Air pollution from fossil fuels is responsible for 40,000 children dying before their 5th birthday and costs the global economy as much $8bn a day, according to a new report published today (February 12) by Greenpeace Southeast Asia.
Burning fossil fuels, primarily coal, oil and gas emit particulate matter (PM2.5), nitrogen oxide (NO2) and ozone, all of which contaminate the air that we breathe and have dangerous effects on human health.
Greenpeace has estimated that exposure to PM2.5 from fossil fuels is responsible for 7.7 million asthma-related hospital trips each year and for the death of around 3 million people due to cardiovascular disease, respiratory disease and lung cancer.
A further estimated 1 million people die prematurely due to ozone pollution and 500,000 people due to NO2.
According to the report, the cost of this, based on health care costs and the cost of the lives lost is up to $8bn a day, this is 3.3% of the world’s GDP.
China, the U.S. and India bare the highest cost from fossil fuel pollution, $900bn, $600bn and $150bn respectively.
In order to calculate this, the researchers looked at public reports on the contribution of burning fossil fuels to global air pollution levels, and then this data was used to perform a health impact assessment of the pollution.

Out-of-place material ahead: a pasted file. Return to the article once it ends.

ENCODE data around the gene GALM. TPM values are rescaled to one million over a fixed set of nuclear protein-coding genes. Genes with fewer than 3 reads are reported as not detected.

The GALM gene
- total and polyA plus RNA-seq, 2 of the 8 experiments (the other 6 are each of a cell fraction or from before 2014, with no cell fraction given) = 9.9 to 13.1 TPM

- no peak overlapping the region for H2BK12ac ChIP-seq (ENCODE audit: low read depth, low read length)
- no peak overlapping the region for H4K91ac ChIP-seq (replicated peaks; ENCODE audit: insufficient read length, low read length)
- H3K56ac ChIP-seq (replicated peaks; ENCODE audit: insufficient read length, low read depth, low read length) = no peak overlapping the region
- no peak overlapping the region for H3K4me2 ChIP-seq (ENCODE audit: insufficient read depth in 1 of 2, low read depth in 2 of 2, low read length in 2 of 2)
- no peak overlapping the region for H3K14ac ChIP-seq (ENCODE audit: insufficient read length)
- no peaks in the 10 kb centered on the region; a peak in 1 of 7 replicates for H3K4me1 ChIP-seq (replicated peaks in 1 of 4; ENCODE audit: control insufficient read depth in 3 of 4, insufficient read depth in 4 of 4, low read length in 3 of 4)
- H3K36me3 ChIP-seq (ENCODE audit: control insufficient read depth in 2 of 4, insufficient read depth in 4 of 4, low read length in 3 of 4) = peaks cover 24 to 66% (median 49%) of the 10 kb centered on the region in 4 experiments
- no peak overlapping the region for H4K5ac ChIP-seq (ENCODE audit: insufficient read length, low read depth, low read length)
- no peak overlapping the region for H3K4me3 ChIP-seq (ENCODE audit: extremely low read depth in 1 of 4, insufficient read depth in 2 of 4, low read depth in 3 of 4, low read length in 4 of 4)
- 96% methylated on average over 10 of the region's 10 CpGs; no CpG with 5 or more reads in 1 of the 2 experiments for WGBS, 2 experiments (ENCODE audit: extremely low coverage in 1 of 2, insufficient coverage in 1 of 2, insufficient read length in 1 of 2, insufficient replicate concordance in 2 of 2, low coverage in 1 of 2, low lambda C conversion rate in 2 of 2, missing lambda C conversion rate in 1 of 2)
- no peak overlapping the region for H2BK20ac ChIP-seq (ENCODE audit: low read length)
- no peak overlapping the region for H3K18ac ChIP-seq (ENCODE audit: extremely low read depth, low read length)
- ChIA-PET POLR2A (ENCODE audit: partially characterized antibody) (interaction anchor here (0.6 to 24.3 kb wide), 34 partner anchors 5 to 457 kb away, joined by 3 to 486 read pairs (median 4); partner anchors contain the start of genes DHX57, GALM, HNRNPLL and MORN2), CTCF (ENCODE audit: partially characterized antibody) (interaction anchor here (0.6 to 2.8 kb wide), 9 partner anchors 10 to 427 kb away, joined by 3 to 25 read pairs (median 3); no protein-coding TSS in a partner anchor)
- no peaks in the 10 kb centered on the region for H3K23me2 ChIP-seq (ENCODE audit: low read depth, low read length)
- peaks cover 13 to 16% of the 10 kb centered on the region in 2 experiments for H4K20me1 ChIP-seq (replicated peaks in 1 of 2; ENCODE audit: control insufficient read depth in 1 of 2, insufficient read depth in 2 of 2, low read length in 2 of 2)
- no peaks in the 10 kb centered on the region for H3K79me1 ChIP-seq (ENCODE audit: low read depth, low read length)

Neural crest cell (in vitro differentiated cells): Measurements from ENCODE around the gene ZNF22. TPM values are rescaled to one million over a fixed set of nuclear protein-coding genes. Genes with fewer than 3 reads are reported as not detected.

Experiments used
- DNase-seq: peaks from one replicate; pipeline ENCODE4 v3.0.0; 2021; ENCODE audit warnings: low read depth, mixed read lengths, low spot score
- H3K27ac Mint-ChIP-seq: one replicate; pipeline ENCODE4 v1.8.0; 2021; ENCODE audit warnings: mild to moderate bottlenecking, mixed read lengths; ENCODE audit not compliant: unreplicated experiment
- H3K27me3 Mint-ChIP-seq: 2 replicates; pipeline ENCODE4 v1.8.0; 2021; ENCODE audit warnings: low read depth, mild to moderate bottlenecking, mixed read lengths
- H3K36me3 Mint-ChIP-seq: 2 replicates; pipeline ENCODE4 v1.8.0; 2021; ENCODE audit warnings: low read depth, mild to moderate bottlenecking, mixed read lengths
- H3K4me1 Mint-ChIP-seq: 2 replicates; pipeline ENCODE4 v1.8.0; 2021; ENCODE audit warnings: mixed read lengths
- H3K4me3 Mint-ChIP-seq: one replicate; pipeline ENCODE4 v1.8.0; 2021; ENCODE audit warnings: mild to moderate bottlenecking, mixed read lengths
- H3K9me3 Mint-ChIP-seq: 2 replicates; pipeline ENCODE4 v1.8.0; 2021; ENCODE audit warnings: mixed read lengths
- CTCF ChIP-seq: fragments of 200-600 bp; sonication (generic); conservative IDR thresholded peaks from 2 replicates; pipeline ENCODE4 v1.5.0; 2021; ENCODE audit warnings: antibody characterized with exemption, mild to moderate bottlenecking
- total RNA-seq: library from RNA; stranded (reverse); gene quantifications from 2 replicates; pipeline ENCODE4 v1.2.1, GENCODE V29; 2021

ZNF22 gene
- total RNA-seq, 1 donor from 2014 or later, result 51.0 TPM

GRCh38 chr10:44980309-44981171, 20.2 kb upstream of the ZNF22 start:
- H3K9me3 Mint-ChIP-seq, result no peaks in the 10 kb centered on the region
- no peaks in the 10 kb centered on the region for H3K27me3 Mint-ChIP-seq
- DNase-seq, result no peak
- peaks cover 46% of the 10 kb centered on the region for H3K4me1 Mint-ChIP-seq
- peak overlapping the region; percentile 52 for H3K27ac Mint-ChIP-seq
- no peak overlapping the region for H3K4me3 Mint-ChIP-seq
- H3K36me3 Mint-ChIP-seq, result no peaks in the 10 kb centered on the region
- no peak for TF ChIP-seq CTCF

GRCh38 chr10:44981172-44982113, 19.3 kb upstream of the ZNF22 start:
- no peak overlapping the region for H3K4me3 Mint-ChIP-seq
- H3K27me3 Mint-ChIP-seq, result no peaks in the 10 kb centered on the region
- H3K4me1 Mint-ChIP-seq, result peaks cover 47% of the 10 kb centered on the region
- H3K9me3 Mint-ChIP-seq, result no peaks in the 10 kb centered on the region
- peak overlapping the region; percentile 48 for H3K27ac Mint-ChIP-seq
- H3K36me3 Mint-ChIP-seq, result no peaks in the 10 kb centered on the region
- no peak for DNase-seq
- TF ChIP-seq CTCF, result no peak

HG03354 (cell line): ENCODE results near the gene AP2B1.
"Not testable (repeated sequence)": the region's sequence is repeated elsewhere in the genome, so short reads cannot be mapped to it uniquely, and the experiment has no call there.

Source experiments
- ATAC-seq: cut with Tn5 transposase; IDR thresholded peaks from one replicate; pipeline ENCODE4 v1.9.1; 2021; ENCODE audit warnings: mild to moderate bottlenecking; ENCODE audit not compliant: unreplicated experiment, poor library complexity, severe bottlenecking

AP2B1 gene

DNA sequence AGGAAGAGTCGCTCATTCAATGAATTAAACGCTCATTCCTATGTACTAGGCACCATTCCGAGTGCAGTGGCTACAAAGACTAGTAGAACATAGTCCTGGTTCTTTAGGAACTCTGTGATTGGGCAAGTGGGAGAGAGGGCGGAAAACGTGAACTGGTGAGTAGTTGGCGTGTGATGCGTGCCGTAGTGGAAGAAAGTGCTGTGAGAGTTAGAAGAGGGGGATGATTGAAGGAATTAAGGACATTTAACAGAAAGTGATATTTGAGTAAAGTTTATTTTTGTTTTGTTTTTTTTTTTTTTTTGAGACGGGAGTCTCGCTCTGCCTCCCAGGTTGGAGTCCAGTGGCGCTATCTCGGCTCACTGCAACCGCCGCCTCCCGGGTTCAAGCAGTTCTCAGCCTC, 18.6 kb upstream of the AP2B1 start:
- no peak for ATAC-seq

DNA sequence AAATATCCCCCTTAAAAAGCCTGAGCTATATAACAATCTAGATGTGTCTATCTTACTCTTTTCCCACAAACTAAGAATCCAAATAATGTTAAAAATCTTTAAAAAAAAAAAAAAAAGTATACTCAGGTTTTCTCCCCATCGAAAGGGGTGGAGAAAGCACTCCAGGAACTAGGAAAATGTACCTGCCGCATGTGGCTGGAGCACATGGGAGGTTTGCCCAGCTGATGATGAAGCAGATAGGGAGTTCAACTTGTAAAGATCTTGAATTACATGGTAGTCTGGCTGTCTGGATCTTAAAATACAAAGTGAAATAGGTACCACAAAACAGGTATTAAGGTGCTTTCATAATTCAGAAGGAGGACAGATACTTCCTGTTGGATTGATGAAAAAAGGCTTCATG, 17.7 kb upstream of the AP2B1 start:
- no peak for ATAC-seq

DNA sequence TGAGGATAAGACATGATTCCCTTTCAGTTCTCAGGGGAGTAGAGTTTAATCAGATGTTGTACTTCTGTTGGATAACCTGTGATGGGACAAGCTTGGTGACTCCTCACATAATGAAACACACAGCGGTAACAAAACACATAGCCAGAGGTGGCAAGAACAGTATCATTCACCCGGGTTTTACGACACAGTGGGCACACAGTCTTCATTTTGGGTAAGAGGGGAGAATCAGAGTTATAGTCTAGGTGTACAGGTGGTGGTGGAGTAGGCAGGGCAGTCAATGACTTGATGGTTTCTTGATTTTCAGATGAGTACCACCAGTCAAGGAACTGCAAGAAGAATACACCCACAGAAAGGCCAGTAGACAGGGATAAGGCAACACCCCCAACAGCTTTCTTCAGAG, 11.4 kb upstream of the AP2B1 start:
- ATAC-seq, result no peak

In the report, the researchers outline the two main courses of action that governments must take in order to mitigate the health impacts and reduce the cost that air pollution from fossil fuels is having on the global population.
The report states that governments must help to transform the way that people travel, particularly in highly populated urban areas.
One of the most important steps is for governments to phase out the use of petrol and diesel cars.
Governments can also ban the use of cars from city centres, for example with Clean Air Zones or car-free days.
A phaseout of existing coal, oil and gas power plants, and the prevention of new fossil fuel projects is another essential step that will bring about major public health benefits, while also helping to mitigate climate change by keeping global temperatures below 1.5 degrees of pre-industrial levels.
Minwoo Son, clean air campaigner at Greenpeace East Asia said: ‘Air pollution is a threat to our health and our economies.
‘Every year, air pollution from fossil fuels takes millions of lives and costs us trillions of dollars.
‘But this is a problem that we know how to solve by transitioning to renewable energy sources, phasing out diesel and petrol cars, and building public transport.
‘We need to take into account the real cost of fossil fuels, not just for our rapidly heating planet, but also for our health.’
Photo Credit – Pixabay